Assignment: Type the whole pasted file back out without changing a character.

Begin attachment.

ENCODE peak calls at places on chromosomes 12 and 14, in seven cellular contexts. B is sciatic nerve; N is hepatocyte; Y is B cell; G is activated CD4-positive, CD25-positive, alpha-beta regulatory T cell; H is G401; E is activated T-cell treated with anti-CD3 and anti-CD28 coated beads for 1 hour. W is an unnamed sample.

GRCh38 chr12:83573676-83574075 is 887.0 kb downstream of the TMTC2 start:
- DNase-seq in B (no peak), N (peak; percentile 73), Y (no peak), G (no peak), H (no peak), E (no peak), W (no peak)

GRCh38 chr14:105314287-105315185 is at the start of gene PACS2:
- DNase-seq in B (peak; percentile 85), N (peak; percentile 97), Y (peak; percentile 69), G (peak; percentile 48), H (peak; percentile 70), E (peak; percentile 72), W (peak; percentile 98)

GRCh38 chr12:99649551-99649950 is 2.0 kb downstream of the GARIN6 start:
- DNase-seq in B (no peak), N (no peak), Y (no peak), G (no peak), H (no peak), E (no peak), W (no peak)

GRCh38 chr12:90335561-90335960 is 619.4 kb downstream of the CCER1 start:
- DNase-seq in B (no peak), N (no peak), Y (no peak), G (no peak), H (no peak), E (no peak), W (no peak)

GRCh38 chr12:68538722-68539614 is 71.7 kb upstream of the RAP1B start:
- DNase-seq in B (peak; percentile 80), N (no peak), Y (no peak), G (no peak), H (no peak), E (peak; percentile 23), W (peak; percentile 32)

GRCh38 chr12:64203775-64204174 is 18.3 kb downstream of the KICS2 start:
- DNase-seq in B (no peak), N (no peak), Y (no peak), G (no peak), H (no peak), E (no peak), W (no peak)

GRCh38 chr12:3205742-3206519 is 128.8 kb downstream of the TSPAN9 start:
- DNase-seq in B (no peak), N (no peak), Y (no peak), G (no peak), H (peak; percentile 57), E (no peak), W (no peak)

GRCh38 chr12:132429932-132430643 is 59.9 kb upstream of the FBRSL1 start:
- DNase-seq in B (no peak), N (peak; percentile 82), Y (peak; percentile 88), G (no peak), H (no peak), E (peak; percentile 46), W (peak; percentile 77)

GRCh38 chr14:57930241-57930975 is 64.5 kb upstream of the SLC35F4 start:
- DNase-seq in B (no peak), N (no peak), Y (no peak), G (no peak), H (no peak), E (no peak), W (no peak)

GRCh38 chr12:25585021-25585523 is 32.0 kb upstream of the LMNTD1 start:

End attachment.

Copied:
ENCODE peak calls at places on chromosomes 12 and 14, in seven cellular contexts. B is sciatic nerve; N is hepatocyte; Y is B cell; G is activated CD4-positive, CD25-positive, alpha-beta regulatory T cell; H is G401; E is activated T-cell treated with anti-CD3 and anti-CD28 coated beads for 1 hour. W is an unnamed sample.

GRCh38 chr12:83573676-83574075 is 887.0 kb downstream of the TMTC2 start:
- DNase-seq in B (no peak), N (peak; percentile 73), Y (no peak), G (no peak), H (no peak), E (no peak), W (no peak)

GRCh38 chr14:105314287-105315185 is at the start of gene PACS2:
- DNase-seq in B (peak; percentile 85), N (peak; percentile 97), Y (peak; percentile 69), G (peak; percentile 48), H (peak; percentile 70), E (peak; percentile 72), W (peak; percentile 98)

GRCh38 chr12:99649551-99649950 is 2.0 kb downstream of the GARIN6 start:
- DNase-seq in B (no peak), N (no peak), Y (no peak), G (no peak), H (no peak), E (no peak), W (no peak)

GRCh38 chr12:90335561-90335960 is 619.4 kb downstream of the CCER1 start:
- DNase-seq in B (no peak), N (no peak), Y (no peak), G (no peak), H (no peak), E (no peak), W (no peak)

GRCh38 chr12:68538722-68539614 is 71.7 kb upstream of the RAP1B start:
- DNase-seq in B (peak; percentile 80), N (no peak), Y (no peak), G (no peak), H (no peak), E (peak; percentile 23), W (peak; percentile 32)

GRCh38 chr12:64203775-64204174 is 18.3 kb downstream of the KICS2 start:
- DNase-seq in B (no peak), N (no peak), Y (no peak), G (no peak), H (no peak), E (no peak), W (no peak)

GRCh38 chr12:3205742-3206519 is 128.8 kb downstream of the TSPAN9 start:
- DNase-seq in B (no peak), N (no peak), Y (no peak), G (no peak), H (peak; percentile 57), E (no peak), W (no peak)

GRCh38 chr12:132429932-132430643 is 59.9 kb upstream of the FBRSL1 start:
- DNase-seq in B (no peak), N (peak; percentile 82), Y (peak; percentile 88), G (no peak), H (no peak), E (peak; percentile 46), W (peak; percentile 77)

GRCh38 chr14:57930241-57930975 is 64.5 kb upstream of the SLC35F4 start:
- DNase-seq in B (no peak), N (no peak), Y (no peak), G (no peak), H (no peak), E (no peak), W (no peak)

GRCh38 chr12:25585021-25585523 is 32.0 kb upstream of the LMNTD1 start: